Something happens during the teen years. That child that used to follow you around with wide-eyes and constant questions disappears and an independent, resident expert on all areas of life takes their place. Or at least, that’s the way things are in the Slattery home–most days. It’s almost comical how far the tables have turned. My doting little princess is growing up and now I’m the one following her around, bombarding her with questions, hoping to find a way into that ultra-independent heart. Which makes those rare moments when my adult-sized, emotionally-childish teen curls up beside me, special. A stop-all-time-and-grab-the-moment-with-both-hands special.
Yesterday was one of those days. It couldn’t have gone any better if I had planned it. Before my daughter left for school, she curled up on the couch beside me. And we sat like that, for a good ten minutes, not saying anything. As I held her, my mommy instincts took over and I had an urge to protect, even though there was nothing to protect her from. I didn’t want her to do anything for me. I didn’t need her to say any magical words. All I wanted was her. And I could have sat there indefinitely.
She left and I turned to my to-do list. After four days zonked out in bed with the flu, it had quadrupled. The house was a mess, laundry was piled so high I was ready to send out avalanche warnings, and scene upon scene of my next story was burning in my head crying to be written. But another voice was calling just as urgently, although much softer. In fact, it was just the faintest whisper. If I chose, I probably could have ignored it. Even convinced myself I didn’t hear it. But somehow that tender moment with my daughter had opened my heart, reminding me of another parent recently forgotten.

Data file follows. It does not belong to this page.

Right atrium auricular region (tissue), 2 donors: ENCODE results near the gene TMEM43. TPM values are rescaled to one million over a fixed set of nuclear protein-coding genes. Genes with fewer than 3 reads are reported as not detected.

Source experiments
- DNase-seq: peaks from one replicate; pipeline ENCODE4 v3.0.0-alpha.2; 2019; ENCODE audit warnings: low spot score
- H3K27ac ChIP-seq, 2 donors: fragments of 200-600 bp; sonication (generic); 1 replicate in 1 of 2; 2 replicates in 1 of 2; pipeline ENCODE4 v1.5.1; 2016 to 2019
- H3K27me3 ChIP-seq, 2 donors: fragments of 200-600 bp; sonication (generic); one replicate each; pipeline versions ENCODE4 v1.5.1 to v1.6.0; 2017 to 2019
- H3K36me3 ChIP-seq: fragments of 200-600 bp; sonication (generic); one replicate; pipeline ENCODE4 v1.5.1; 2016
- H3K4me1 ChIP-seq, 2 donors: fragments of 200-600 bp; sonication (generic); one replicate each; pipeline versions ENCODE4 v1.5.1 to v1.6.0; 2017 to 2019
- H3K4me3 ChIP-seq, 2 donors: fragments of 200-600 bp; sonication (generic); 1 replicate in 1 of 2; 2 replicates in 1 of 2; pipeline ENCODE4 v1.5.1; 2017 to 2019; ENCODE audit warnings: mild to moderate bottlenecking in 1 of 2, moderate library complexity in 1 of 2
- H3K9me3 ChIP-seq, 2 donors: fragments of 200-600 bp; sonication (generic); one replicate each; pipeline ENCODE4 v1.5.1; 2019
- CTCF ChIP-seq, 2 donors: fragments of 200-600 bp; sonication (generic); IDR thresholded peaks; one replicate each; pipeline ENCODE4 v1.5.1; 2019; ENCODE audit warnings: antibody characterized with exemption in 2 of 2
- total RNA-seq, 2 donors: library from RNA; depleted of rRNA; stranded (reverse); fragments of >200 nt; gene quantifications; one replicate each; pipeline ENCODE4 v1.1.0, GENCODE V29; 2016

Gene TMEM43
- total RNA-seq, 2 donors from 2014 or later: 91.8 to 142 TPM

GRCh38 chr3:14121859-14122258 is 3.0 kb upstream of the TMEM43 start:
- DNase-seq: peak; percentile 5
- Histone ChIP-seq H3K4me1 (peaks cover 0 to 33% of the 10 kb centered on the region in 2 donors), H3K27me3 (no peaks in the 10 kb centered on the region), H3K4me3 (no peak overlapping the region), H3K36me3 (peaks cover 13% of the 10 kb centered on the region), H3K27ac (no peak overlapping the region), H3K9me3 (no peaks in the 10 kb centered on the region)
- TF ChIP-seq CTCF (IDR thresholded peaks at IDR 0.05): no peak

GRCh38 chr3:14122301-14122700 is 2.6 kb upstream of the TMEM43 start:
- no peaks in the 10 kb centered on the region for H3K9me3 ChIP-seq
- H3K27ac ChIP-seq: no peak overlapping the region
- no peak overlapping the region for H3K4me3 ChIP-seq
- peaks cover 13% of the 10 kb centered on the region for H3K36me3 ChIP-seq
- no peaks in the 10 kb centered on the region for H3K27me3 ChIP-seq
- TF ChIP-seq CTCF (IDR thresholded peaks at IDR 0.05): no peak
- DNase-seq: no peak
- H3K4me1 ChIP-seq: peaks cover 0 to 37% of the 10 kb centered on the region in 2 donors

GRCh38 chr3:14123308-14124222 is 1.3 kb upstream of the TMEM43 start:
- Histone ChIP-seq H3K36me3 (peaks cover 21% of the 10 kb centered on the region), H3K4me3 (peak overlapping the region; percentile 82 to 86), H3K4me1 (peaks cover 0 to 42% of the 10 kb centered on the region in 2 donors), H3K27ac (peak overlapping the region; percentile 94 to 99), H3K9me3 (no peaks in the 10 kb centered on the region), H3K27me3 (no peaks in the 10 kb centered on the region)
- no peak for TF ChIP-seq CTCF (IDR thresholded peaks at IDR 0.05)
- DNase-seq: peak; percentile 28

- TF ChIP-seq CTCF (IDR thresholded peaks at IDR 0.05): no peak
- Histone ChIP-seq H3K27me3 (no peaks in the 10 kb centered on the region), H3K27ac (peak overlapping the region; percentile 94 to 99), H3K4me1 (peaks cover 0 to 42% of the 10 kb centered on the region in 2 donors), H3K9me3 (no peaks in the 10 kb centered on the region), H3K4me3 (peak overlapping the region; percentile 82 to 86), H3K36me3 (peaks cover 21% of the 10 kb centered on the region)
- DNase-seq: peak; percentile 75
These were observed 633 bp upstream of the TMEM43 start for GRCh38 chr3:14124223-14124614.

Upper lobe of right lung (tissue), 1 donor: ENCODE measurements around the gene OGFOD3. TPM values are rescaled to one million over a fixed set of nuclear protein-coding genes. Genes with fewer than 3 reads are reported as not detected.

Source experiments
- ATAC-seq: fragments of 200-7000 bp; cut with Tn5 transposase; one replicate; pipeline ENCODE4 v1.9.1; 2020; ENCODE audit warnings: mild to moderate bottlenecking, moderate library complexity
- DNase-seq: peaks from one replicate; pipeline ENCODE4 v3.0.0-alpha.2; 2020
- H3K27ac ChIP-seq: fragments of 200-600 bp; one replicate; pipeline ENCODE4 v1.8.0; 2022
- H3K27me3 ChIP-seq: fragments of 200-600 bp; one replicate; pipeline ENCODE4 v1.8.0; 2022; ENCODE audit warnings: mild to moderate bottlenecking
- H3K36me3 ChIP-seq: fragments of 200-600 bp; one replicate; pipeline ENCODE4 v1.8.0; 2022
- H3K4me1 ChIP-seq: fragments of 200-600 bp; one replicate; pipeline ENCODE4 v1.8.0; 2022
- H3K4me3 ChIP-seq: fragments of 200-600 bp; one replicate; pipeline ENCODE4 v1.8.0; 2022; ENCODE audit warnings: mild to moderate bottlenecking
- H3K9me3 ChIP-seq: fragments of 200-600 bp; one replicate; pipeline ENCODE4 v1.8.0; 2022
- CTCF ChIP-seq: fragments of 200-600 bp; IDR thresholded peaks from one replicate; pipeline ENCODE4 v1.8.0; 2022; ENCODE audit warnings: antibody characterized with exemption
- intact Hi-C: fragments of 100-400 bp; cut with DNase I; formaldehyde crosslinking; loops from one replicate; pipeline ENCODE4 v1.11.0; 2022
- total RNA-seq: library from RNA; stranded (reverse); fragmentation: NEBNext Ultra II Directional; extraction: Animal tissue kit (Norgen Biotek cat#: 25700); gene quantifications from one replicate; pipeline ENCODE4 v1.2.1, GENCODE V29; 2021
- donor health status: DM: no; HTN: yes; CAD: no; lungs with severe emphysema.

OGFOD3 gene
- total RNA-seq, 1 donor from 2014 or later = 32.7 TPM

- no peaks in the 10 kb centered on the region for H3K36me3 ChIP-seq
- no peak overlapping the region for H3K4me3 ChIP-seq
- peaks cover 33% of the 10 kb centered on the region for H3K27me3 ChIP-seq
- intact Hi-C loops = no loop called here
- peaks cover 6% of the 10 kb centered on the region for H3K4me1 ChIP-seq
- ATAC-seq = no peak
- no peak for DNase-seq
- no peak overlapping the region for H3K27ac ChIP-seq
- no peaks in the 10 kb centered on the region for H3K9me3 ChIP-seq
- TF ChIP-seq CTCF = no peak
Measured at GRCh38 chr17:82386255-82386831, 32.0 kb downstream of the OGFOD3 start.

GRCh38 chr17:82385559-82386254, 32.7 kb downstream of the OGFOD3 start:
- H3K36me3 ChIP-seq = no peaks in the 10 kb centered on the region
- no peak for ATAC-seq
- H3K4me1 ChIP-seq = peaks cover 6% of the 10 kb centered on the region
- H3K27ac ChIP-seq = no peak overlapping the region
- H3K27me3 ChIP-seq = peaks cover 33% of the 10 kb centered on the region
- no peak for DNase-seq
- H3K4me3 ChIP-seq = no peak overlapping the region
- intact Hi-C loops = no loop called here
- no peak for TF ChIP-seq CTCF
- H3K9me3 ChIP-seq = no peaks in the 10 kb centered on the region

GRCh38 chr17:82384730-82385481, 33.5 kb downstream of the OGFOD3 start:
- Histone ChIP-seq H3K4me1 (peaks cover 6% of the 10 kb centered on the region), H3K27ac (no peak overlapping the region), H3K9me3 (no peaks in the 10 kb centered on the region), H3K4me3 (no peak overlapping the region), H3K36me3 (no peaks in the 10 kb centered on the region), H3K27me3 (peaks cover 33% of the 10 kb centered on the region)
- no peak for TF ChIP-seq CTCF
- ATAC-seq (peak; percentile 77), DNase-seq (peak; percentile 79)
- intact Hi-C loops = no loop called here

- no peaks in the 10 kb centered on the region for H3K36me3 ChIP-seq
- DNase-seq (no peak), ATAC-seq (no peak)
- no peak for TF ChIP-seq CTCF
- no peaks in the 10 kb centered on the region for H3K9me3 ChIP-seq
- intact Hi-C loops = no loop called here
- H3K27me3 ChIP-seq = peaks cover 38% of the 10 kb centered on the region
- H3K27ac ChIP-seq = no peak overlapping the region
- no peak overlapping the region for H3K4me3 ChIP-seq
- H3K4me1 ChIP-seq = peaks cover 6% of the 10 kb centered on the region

In Isaiah 6:5 I hear the tender heart of an ever-pursuing father in God’s words, “I was ready to respond, but no one asked for help. I was ready to be found, but no one was looking for Me. I said, ‘Here I am, here I am.”
And in Isaiah 65:12, “For when I called, you did not answer. When I spoke, you did not listen.”
Only this time I did. I ignored my to-do list, let the clutter piled around my house wait, turned on some praise music and grabbed my Bible. And I could have sat there in my Father’s arms, indefinitely. He didn’t need me to do anything. I didn’t need to say any magical words. All He wanted was me. It was one of those stop-all-time-and-grab-the-moment-with-both-hands experiences.
This one was truly beautiful. It brought back so many memories–both of close moments with teens and close moments with God. Thanks–I needed that.
That is wonderful, Anne. It’s always nice to reflect on those special moments.